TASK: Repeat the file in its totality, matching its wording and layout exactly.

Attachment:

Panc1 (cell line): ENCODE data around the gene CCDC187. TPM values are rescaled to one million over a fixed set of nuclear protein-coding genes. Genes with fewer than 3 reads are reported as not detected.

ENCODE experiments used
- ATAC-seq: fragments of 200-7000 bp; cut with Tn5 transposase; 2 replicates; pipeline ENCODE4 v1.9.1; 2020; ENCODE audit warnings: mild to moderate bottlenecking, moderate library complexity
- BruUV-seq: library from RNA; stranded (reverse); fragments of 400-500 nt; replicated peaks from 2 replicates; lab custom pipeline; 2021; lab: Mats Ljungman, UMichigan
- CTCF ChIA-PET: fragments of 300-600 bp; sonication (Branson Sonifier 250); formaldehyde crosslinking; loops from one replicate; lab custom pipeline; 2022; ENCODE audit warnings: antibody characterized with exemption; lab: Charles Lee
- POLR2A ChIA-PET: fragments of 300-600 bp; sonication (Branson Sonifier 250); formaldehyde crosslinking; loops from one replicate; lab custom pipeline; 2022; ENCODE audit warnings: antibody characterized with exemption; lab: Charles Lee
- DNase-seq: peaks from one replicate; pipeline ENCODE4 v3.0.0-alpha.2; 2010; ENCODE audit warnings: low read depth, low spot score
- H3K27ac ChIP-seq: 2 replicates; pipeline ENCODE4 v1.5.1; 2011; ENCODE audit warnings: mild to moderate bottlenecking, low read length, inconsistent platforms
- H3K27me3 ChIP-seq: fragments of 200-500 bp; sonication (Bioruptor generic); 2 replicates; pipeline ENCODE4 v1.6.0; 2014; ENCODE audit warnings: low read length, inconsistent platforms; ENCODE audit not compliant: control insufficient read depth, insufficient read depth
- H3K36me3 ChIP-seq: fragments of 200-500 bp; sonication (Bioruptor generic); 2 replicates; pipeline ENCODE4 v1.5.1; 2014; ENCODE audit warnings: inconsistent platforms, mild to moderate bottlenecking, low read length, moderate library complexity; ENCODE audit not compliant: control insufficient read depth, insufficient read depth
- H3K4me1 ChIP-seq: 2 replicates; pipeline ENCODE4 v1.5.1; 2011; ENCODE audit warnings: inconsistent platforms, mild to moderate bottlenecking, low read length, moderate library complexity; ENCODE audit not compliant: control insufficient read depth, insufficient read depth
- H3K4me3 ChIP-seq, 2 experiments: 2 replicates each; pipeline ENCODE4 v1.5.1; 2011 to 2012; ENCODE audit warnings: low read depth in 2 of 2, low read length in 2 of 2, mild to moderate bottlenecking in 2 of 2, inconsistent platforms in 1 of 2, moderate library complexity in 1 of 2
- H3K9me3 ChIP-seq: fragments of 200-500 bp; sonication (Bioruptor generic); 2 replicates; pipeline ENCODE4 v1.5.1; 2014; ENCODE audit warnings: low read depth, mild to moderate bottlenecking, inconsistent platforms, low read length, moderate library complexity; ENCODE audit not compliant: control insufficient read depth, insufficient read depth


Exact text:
Panc1 (cell line): ENCODE data around the gene CCDC187. TPM values are rescaled to one million over a fixed set of nuclear protein-coding genes. Genes with fewer than 3 reads are reported as not detected.

ENCODE experiments used
- ATAC-seq: fragments of 200-7000 bp; cut with Tn5 transposase; 2 replicates; pipeline ENCODE4 v1.9.1; 2020; ENCODE audit warnings: mild to moderate bottlenecking, moderate library complexity
- BruUV-seq: library from RNA; stranded (reverse); fragments of 400-500 nt; replicated peaks from 2 replicates; lab custom pipeline; 2021; lab: Mats Ljungman, UMichigan
- CTCF ChIA-PET: fragments of 300-600 bp; sonication (Branson Sonifier 250); formaldehyde crosslinking; loops from one replicate; lab custom pipeline; 2022; ENCODE audit warnings: antibody characterized with exemption; lab: Charles Lee
- POLR2A ChIA-PET: fragments of 300-600 bp; sonication (Branson Sonifier 250); formaldehyde crosslinking; loops from one replicate; lab custom pipeline; 2022; ENCODE audit warnings: antibody characterized with exemption; lab: Charles Lee
- DNase-seq: peaks from one replicate; pipeline ENCODE4 v3.0.0-alpha.2; 2010; ENCODE audit warnings: low read depth, low spot score
- H3K27ac ChIP-seq: 2 replicates; pipeline ENCODE4 v1.5.1; 2011; ENCODE audit warnings: mild to moderate bottlenecking, low read length, inconsistent platforms
- H3K27me3 ChIP-seq: fragments of 200-500 bp; sonication (Bioruptor generic); 2 replicates; pipeline ENCODE4 v1.6.0; 2014; ENCODE audit warnings: low read length, inconsistent platforms; ENCODE audit not compliant: control insufficient read depth, insufficient read depth
- H3K36me3 ChIP-seq: fragments of 200-500 bp; sonication (Bioruptor generic); 2 replicates; pipeline ENCODE4 v1.5.1; 2014; ENCODE audit warnings: inconsistent platforms, mild to moderate bottlenecking, low read length, moderate library complexity; ENCODE audit not compliant: control insufficient read depth, insufficient read depth
- H3K4me1 ChIP-seq: 2 replicates; pipeline ENCODE4 v1.5.1; 2011; ENCODE audit warnings: inconsistent platforms, mild to moderate bottlenecking, low read length, moderate library complexity; ENCODE audit not compliant: control insufficient read depth, insufficient read depth
- H3K4me3 ChIP-seq, 2 experiments: 2 replicates each; pipeline ENCODE4 v1.5.1; 2011 to 2012; ENCODE audit warnings: low read depth in 2 of 2, low read length in 2 of 2, mild to moderate bottlenecking in 2 of 2, inconsistent platforms in 1 of 2, moderate library complexity in 1 of 2
- H3K9me3 ChIP-seq: fragments of 200-500 bp; sonication (Bioruptor generic); 2 replicates; pipeline ENCODE4 v1.5.1; 2014; ENCODE audit warnings: low read depth, mild to moderate bottlenecking, inconsistent platforms, low read length, moderate library complexity; ENCODE audit not compliant: control insufficient read depth, insufficient read depth